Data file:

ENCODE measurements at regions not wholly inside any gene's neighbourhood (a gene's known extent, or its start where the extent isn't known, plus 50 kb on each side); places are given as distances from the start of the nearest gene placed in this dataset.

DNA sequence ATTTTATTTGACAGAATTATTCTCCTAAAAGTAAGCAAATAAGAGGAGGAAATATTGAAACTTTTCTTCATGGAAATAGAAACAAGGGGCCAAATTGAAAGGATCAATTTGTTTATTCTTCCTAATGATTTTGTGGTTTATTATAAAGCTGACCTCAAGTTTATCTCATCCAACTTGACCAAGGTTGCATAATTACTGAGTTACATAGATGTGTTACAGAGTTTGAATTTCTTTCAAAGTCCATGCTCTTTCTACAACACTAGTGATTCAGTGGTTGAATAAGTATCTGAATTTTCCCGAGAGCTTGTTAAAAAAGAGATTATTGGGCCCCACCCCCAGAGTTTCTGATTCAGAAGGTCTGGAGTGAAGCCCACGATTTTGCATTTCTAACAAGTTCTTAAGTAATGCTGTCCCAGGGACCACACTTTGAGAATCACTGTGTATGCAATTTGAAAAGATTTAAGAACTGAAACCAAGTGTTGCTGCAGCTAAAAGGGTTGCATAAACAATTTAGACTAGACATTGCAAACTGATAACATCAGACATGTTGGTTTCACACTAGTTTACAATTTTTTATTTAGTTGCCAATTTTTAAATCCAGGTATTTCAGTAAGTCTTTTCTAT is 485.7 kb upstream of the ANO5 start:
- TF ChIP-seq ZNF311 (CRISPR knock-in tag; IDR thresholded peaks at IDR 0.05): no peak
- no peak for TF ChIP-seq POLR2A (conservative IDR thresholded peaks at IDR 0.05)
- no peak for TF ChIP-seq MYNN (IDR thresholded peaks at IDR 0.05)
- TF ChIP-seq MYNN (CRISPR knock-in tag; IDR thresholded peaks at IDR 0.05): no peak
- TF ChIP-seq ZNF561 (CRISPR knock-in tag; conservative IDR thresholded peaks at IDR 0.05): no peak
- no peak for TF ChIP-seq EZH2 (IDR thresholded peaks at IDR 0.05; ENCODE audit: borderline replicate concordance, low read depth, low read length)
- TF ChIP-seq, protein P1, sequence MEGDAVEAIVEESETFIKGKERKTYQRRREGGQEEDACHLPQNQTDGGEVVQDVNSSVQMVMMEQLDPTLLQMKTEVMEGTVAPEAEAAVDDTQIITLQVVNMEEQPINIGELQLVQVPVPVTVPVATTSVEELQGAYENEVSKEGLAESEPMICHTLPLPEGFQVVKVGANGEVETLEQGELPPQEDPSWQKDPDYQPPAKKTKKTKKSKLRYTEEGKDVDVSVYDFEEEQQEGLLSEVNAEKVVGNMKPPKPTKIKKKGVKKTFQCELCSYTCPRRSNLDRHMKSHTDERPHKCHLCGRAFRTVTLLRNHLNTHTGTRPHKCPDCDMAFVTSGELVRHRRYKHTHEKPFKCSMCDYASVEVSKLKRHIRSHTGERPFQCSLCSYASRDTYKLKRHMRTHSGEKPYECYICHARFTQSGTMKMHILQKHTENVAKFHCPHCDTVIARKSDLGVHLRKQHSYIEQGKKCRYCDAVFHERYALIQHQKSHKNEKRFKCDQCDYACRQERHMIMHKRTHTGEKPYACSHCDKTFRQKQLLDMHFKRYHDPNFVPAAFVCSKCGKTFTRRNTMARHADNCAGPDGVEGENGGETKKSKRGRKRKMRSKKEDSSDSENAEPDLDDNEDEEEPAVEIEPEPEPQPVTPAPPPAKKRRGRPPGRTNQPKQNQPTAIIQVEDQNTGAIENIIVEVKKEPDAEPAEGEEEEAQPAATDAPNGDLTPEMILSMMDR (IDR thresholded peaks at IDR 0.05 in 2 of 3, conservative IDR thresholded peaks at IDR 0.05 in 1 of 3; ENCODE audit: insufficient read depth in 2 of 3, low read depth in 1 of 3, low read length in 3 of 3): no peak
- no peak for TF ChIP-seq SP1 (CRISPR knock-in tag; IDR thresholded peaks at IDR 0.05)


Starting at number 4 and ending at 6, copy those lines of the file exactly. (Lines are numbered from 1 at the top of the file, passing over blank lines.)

- no peak for TF ChIP-seq POLR2A (conservative IDR thresholded peaks at IDR 0.05)
- no peak for TF ChIP-seq MYNN (IDR thresholded peaks at IDR 0.05)
- TF ChIP-seq MYNN (CRISPR knock-in tag; IDR thresholded peaks at IDR 0.05): no peak